Examples of applications of the present invention can include medical, industrial, dental laser, telecommunications, and other sensor applications. In each of these applications, wherein the main device is desired to meet some accuracy or performance standard, and an external device is attached to the main device, the present invention can be incorporated. With such incorporation, the external device characteristics may be determined and allowed for, and the main device performance may be augmented. Medical instruments with measuring devices (e.g., transducers) with widely varying characteristics, and whose overall measurement accuracies may need to be high, can employ systems in accordance with the present invention. In such applications, the systems can interrogate the transducers and compensate for the transducer characteristics in order to guarantee or augment overall accuracy and performance.
While this invention has been described with respect to various specific examples and embodiments, it is to be understood that the invention is not limited thereto and that it can be variously practiced with the scope of the following claims.
|Cited Patent||Filing date||Publication date||Applicant||Title|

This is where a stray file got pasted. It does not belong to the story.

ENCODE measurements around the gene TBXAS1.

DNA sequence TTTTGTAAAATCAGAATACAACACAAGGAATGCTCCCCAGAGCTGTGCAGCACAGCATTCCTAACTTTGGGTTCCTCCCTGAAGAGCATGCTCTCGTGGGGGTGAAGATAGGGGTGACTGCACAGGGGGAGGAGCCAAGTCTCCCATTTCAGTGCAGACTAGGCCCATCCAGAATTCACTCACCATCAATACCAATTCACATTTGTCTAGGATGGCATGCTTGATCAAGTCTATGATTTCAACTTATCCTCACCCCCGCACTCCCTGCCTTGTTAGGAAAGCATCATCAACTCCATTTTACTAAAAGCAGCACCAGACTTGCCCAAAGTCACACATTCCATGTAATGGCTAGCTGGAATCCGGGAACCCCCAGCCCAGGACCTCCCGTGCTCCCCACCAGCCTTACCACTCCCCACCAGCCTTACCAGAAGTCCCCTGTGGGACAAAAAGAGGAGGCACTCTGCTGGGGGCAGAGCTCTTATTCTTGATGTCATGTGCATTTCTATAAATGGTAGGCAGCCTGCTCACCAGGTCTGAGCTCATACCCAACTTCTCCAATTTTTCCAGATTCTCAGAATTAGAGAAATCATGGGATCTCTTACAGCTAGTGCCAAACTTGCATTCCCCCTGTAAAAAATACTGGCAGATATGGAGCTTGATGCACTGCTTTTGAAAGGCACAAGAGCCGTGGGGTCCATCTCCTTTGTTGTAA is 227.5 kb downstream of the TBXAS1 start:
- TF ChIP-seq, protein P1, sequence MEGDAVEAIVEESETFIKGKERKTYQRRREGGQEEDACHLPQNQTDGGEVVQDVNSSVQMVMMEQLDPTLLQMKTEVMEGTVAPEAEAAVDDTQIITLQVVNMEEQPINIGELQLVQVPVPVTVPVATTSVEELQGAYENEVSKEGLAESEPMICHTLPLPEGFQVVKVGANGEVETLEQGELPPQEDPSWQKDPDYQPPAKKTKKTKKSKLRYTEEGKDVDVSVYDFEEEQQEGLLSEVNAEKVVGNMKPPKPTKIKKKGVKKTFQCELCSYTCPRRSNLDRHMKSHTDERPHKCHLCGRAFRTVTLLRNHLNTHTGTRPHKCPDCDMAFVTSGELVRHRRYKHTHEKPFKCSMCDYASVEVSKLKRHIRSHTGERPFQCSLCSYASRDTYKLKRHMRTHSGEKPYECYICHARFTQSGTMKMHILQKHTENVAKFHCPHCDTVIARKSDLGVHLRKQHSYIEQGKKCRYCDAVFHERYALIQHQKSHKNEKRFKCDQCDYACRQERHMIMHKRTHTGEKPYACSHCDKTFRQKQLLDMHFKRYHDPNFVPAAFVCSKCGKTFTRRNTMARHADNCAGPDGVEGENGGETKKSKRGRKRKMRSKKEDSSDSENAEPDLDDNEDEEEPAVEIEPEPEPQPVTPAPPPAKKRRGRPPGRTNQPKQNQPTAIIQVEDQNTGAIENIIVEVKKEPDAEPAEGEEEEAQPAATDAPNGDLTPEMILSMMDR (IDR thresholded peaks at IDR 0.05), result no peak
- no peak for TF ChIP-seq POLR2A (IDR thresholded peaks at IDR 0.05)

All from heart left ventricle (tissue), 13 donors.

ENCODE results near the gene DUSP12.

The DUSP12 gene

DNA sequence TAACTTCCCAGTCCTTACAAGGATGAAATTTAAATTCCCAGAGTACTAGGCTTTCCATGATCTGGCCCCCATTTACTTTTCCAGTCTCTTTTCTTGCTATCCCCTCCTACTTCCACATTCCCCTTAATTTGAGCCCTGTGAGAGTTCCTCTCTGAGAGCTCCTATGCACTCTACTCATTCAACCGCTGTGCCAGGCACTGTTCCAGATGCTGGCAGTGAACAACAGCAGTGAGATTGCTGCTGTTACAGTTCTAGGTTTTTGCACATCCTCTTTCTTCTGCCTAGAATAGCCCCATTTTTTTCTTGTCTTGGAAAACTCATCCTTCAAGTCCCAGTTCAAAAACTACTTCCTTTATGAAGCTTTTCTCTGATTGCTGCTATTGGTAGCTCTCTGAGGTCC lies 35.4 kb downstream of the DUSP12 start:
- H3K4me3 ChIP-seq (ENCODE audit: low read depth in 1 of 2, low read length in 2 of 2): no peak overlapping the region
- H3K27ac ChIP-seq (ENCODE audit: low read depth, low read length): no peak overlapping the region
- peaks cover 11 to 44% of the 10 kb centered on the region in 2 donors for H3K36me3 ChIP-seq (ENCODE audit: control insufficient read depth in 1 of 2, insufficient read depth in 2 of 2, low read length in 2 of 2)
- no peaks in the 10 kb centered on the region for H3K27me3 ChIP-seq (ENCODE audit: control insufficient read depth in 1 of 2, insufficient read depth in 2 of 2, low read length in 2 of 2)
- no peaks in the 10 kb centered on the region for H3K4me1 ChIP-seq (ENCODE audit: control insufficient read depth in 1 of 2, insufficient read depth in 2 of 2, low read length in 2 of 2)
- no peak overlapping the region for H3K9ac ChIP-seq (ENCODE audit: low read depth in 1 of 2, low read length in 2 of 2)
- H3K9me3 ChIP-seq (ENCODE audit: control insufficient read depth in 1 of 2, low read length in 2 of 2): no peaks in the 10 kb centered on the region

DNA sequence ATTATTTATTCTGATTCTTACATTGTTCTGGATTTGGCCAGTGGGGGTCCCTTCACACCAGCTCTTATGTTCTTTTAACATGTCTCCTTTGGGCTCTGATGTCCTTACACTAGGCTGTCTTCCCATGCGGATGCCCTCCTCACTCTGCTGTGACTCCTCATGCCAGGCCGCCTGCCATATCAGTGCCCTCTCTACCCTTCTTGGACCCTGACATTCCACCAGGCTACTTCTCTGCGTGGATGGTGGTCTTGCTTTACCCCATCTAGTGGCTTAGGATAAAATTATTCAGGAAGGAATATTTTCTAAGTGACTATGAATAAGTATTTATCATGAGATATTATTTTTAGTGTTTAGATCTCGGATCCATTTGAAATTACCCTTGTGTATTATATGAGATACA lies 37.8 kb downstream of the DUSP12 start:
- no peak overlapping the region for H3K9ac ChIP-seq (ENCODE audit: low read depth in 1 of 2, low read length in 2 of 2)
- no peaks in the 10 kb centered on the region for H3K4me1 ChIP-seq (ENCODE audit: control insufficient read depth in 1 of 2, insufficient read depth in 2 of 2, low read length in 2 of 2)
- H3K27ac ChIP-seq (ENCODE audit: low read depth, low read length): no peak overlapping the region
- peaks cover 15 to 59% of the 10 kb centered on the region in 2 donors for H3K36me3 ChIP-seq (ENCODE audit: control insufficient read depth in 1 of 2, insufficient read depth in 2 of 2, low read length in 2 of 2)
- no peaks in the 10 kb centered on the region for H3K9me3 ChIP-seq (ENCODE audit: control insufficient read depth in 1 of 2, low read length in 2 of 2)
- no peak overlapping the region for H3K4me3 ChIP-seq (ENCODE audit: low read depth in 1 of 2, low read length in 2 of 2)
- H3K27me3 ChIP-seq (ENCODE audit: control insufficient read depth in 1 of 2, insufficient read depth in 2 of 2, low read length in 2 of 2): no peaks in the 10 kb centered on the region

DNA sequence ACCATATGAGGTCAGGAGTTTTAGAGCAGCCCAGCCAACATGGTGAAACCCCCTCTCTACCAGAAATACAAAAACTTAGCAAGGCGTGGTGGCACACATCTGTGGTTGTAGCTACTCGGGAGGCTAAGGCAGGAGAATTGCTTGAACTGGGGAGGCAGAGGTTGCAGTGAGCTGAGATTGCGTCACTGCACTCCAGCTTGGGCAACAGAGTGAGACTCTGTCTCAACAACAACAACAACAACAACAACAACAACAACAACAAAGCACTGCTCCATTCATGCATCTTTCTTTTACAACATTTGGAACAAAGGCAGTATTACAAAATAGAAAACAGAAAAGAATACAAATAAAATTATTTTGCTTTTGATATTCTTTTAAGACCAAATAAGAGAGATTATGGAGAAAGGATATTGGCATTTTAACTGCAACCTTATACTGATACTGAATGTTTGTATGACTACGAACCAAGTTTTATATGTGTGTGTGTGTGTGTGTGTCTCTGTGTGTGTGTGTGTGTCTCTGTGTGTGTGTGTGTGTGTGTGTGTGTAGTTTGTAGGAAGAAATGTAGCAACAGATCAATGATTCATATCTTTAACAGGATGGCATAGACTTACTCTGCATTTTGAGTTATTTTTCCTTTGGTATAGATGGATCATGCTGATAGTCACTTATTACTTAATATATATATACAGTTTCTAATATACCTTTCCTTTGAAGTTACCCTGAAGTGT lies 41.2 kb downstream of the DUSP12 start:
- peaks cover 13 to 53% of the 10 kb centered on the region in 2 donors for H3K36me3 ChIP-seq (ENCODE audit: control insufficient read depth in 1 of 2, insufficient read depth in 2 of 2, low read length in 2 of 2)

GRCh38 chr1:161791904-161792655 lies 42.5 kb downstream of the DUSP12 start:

|US5061033 *||Dec 3, 1990||Oct 29, 1991||Motorola, Inc.||Removable optical interconnect for electronic modules|
|US5349137 *||May 17, 1993||Sep 20, 1994||W. L. Gore & Associates, Inc.||Sterilizable cable assemblies|
|US5353147 *||Nov 27, 1991||Oct 4, 1994||At&T Bell Laboratories||Identification of transmission characteristic|
|US5452391 *||Jun 22, 1994||Sep 19, 1995||Xintec Corporation||Reusable optical fiber connector adapter with optical barrier|
|US5625733 *||Feb 9, 1995||Apr 29, 1997||Lucent Technologies Inc.||Arrangement for interconnecting an optical fiber to an optical component|
|US5898807 *||Jun 24, 1997||Apr 27, 1999||Itt Manufacturing Enterprises, Inc.||Optic fiber connector|
|US6325551 *||Dec 8, 1999||Dec 4, 2001||New Focus, Inc.||Method and apparatus for optically aligning optical fibers with optical devices|
|US6533466 *||Sep 7, 2000||Mar 18, 2003||International Business Machines Corporation||Hybrid connector assembly for electrical conductors and fiber optic data conductors|
|DE3303624C1 *||Feb 3, 1983||Jul 26, 1984||Telefonbau & Normalzeit Gmbh||Plug-in connectors for optical fibres having electrical interfaces|
|EP0753906A2 *||Jul 9, 1996||Jan 15, 1997||Gebrüder Merten GmbH & Co. KG||Electric plug connector|
|JPH08254634A *||Title not available|
|Citing Patent||Filing date||Publication date||Applicant||Title|
|US7068912 *||Oct 13, 2004||Jun 27, 2006||Biolase Technology, Inc.||Fiber detector apparatus and related methods|
|US7194180 *||May 3, 2006||Mar 20, 2007||Biolase Technology, Inc.||Fiber detector apparatus and related methods|
|US7290940||Jul 13, 2005||Nov 6, 2007||Biolase Technology, Inc.||Fiber tip detector apparatus and related methods|
|US7415050||Nov 29, 2006||Aug 19, 2008||Biolase Technology, Inc.||Electromagnetic energy distributions for electromagnetically induced mechanical cutting|
|US7547150||Mar 9, 2007||Jun 16, 2009||Corning Cable Systems, Llc||Optically addressed RFID elements|
|US7575381||Sep 27, 2007||Aug 18, 2009||Biolase Technology, Inc.||Fiber tip detector apparatus and related methods|